at $5 billion. Because of the different thermal and hydraulic characteristics, an oil pipeline can be expected to cost much more. The State has estimated the cost of a Trans-Canadian oil line at between roughly $7.5 billion and $8 billion. Since the market price for oil in the Midwest is not enough higher than the west coast to offset the much greater cost of such a line, this can only have a negative effect on the State's and the Native's anticipated revenues from North Slope production. A higher transportation cost, deducted from an only slightly higher market price, means significantly less revenue because of the manner in which royalty and severance tax are calculated.

Mr. Chairman, I was pleased to see that the press noted the announcement of your introduction of general legislation to an energy transportation corridor network in the United States. It is certainly in keeping with your continuing work in the formulation and articulation of national energy policy and other work on materials policy upon which the future of our children depends. This effort is of invaluable significance to the Nation, and a national corridor program deserves careful consideration.

It is my hope as we move toward these ultimate goals and their implementation that the existing process for making development decisions, complex, sensitive, and laborious as it is, will not choke up before we have a working, comprehensive substitute. The technical and restrictive interpretation by the circuit court of the Secretary's special land-use permit authority has had such a choking effect. We now need your help in removing this impediment without disturbing the process of environmental review and without ad hoc disruption of the market allocation process.

I appreciate the opportunity of being able to appear before you here today to discuss this matter, which is so very crucial to Alaska's future well-being and has implications for the well-being of the Nation as a whole.

If you have any questions I will be happy to answer them.

I want to say again, Mr. Chairman, that I hope the remarks I have made-I hope it is understood that they are in the context for the need to the amendment of the 1920 Mineral Leasing Act.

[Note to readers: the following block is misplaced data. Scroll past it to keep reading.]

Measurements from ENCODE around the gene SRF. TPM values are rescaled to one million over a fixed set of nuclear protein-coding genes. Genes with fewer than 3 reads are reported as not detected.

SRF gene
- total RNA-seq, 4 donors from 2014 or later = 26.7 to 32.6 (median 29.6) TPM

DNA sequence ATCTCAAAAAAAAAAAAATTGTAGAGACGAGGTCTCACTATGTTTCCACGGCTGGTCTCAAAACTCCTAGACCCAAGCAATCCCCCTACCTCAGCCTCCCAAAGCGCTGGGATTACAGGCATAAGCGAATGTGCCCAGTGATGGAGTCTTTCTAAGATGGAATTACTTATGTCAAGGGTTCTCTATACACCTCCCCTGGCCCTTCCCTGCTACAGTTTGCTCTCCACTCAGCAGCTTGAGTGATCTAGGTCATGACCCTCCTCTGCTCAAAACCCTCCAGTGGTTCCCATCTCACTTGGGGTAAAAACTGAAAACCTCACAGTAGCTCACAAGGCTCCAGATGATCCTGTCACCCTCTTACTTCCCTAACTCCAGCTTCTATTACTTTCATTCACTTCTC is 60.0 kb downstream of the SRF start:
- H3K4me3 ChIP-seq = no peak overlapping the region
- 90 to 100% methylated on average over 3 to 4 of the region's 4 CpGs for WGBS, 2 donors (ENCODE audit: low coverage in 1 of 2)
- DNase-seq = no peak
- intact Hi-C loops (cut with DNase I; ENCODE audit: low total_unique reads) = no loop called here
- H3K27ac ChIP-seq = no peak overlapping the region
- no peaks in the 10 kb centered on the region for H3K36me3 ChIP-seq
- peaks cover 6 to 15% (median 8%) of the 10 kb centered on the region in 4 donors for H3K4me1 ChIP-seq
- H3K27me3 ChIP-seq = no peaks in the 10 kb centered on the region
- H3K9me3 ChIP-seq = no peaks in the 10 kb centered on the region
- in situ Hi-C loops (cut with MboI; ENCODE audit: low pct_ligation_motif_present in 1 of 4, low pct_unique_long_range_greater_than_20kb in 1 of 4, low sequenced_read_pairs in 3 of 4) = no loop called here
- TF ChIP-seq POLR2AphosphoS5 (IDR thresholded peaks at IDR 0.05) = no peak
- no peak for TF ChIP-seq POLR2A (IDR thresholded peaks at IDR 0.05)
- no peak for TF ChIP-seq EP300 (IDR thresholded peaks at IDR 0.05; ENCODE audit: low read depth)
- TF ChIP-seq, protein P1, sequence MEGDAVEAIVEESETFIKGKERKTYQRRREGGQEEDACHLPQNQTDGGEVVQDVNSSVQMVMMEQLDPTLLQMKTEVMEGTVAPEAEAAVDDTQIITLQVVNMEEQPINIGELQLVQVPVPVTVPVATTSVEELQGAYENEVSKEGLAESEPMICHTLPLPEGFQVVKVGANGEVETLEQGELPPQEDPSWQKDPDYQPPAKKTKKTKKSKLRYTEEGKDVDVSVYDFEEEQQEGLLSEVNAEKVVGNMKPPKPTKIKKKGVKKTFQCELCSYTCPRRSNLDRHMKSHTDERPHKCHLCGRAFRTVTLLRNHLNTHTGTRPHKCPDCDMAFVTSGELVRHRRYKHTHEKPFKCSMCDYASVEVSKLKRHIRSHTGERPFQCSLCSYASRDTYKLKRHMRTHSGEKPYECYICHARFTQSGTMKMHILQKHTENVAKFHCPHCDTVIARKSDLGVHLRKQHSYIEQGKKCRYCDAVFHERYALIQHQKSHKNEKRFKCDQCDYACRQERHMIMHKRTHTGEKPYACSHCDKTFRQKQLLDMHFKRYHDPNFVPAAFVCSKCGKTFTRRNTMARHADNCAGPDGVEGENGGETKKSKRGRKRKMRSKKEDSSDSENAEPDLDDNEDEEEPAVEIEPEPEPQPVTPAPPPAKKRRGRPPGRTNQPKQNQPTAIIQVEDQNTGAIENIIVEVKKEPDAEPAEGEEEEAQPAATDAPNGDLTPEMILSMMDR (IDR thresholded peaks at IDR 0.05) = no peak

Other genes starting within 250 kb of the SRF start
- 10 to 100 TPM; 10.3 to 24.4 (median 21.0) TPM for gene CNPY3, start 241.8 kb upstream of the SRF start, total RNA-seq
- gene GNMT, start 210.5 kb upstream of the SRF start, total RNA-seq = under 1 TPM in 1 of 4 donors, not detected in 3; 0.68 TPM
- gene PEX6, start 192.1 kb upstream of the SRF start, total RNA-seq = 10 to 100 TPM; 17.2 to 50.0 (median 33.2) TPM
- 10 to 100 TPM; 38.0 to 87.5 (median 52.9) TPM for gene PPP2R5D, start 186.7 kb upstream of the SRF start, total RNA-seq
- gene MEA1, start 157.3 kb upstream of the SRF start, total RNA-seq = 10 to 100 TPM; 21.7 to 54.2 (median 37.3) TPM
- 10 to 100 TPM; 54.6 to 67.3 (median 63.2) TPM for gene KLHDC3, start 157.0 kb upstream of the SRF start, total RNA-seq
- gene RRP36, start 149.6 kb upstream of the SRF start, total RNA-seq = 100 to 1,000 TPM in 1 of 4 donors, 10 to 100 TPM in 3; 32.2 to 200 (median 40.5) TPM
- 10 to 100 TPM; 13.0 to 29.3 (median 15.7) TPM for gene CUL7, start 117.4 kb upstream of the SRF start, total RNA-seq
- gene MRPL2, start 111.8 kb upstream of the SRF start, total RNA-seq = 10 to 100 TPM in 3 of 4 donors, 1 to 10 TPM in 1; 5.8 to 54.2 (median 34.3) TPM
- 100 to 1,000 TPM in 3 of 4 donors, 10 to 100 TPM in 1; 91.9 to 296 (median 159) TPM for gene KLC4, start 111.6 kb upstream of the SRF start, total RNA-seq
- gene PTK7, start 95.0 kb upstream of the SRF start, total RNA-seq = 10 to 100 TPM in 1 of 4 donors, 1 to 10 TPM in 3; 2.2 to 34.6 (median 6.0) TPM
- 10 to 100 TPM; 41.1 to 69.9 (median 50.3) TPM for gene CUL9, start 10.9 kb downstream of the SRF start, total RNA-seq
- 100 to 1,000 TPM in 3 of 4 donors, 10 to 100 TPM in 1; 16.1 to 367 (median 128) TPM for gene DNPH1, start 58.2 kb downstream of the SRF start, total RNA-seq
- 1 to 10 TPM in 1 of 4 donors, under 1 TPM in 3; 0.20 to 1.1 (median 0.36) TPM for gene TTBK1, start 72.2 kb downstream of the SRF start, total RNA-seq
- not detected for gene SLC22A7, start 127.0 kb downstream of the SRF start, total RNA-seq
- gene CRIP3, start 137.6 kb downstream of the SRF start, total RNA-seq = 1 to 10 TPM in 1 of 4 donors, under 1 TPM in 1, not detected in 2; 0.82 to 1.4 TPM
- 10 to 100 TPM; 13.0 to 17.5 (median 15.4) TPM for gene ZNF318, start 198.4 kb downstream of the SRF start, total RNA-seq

Mr. Chairman, I have Senator Clifford Groh, who is the chairman of our State Senate Finance Committee, and I wonder if he could be heard as a courtesy.

Senator HASKELL (presiding). Certainly. STATEMENT OF CLIFFORD GROH, CHAIRMAN, ALASKA SENATE

FINANCE COMMITTEE Mr. GROH. Thank you, very much.

I will only take a very few minutes, as a designated representative of the legislature of the State of Alaska, to add the weight of State legislative opinion to what Governor Egan has stated so well.

The mood throughout the State, reflected in unanimous State legislature opinion, is frustration with seemingly endless procedural obstacles which bear little visible relation to the environment and carry the suspicion of invisible relation to economic forces inimicable to Alaska.

We will continue to comply with the procedures of the Environmental Policy Act as interpreted by the courts for so long as this seems reasonable to you and the Nation, but we need your helping hand now in removing a technical obstacle which has been discussed.

I hope that that can be done cleanly and quickly without accidentally raising new obstacles of interpretation, but this is certainly a matter for your expert legislative judgment

Let me assure you that the people of Alaska and we in the State legislature will be deeply grateful for anything you can do to bring this project to a safe and early fruition.